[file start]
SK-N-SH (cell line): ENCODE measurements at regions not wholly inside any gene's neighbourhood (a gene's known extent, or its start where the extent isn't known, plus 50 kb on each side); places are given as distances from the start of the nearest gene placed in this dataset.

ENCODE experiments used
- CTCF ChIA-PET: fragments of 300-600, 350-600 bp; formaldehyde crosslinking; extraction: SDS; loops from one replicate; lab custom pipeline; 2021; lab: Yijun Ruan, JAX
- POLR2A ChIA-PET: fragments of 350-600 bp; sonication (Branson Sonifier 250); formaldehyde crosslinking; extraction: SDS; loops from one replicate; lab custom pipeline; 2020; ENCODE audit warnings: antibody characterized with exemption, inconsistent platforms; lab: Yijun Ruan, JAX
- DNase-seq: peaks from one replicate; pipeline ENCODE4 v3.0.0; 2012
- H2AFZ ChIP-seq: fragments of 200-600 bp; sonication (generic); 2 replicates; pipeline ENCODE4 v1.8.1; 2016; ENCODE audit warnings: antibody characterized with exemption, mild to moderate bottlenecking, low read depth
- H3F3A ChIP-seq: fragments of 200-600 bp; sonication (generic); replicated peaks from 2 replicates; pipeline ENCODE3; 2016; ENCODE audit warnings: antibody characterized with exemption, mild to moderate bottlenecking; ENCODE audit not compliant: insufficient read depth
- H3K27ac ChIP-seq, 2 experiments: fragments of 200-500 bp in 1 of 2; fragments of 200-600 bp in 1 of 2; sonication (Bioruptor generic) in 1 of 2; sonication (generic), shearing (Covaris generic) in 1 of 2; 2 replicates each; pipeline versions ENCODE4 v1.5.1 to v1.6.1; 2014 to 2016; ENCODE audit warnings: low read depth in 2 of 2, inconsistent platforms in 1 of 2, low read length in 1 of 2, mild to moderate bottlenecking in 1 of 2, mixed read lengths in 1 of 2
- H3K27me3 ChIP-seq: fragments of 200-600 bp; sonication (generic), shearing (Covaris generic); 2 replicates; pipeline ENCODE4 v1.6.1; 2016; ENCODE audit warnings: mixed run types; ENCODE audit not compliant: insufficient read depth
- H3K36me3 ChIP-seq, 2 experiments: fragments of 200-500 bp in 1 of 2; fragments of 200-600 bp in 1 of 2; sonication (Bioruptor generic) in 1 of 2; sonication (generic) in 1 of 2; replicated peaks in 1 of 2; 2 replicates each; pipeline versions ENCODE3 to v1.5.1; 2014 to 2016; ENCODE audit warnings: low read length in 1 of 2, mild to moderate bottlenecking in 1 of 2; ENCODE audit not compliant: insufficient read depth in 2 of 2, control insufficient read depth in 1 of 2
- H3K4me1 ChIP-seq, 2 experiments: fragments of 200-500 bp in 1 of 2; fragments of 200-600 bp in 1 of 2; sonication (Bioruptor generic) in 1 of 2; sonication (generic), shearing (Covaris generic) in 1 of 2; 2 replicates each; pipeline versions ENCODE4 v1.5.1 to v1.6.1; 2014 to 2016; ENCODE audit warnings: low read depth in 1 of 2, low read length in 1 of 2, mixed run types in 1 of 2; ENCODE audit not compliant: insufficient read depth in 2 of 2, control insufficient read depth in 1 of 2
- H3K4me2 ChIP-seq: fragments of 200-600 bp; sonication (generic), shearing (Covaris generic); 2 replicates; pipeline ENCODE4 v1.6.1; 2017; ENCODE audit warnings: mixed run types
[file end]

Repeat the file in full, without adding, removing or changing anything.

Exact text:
SK-N-SH (cell line): ENCODE measurements at regions not wholly inside any gene's neighbourhood (a gene's known extent, or its start where the extent isn't known, plus 50 kb on each side); places are given as distances from the start of the nearest gene placed in this dataset.

ENCODE experiments used
- CTCF ChIA-PET: fragments of 300-600, 350-600 bp; formaldehyde crosslinking; extraction: SDS; loops from one replicate; lab custom pipeline; 2021; lab: Yijun Ruan, JAX
- POLR2A ChIA-PET: fragments of 350-600 bp; sonication (Branson Sonifier 250); formaldehyde crosslinking; extraction: SDS; loops from one replicate; lab custom pipeline; 2020; ENCODE audit warnings: antibody characterized with exemption, inconsistent platforms; lab: Yijun Ruan, JAX
- DNase-seq: peaks from one replicate; pipeline ENCODE4 v3.0.0; 2012
- H2AFZ ChIP-seq: fragments of 200-600 bp; sonication (generic); 2 replicates; pipeline ENCODE4 v1.8.1; 2016; ENCODE audit warnings: antibody characterized with exemption, mild to moderate bottlenecking, low read depth
- H3F3A ChIP-seq: fragments of 200-600 bp; sonication (generic); replicated peaks from 2 replicates; pipeline ENCODE3; 2016; ENCODE audit warnings: antibody characterized with exemption, mild to moderate bottlenecking; ENCODE audit not compliant: insufficient read depth
- H3K27ac ChIP-seq, 2 experiments: fragments of 200-500 bp in 1 of 2; fragments of 200-600 bp in 1 of 2; sonication (Bioruptor generic) in 1 of 2; sonication (generic), shearing (Covaris generic) in 1 of 2; 2 replicates each; pipeline versions ENCODE4 v1.5.1 to v1.6.1; 2014 to 2016; ENCODE audit warnings: low read depth in 2 of 2, inconsistent platforms in 1 of 2, low read length in 1 of 2, mild to moderate bottlenecking in 1 of 2, mixed read lengths in 1 of 2
- H3K27me3 ChIP-seq: fragments of 200-600 bp; sonication (generic), shearing (Covaris generic); 2 replicates; pipeline ENCODE4 v1.6.1; 2016; ENCODE audit warnings: mixed run types; ENCODE audit not compliant: insufficient read depth
- H3K36me3 ChIP-seq, 2 experiments: fragments of 200-500 bp in 1 of 2; fragments of 200-600 bp in 1 of 2; sonication (Bioruptor generic) in 1 of 2; sonication (generic) in 1 of 2; replicated peaks in 1 of 2; 2 replicates each; pipeline versions ENCODE3 to v1.5.1; 2014 to 2016; ENCODE audit warnings: low read length in 1 of 2, mild to moderate bottlenecking in 1 of 2; ENCODE audit not compliant: insufficient read depth in 2 of 2, control insufficient read depth in 1 of 2
- H3K4me1 ChIP-seq, 2 experiments: fragments of 200-500 bp in 1 of 2; fragments of 200-600 bp in 1 of 2; sonication (Bioruptor generic) in 1 of 2; sonication (generic), shearing (Covaris generic) in 1 of 2; 2 replicates each; pipeline versions ENCODE4 v1.5.1 to v1.6.1; 2014 to 2016; ENCODE audit warnings: low read depth in 1 of 2, low read length in 1 of 2, mixed run types in 1 of 2; ENCODE audit not compliant: insufficient read depth in 2 of 2, control insufficient read depth in 1 of 2
- H3K4me2 ChIP-seq: fragments of 200-600 bp; sonication (generic), shearing (Covaris generic); 2 replicates; pipeline ENCODE4 v1.6.1; 2017; ENCODE audit warnings: mixed run types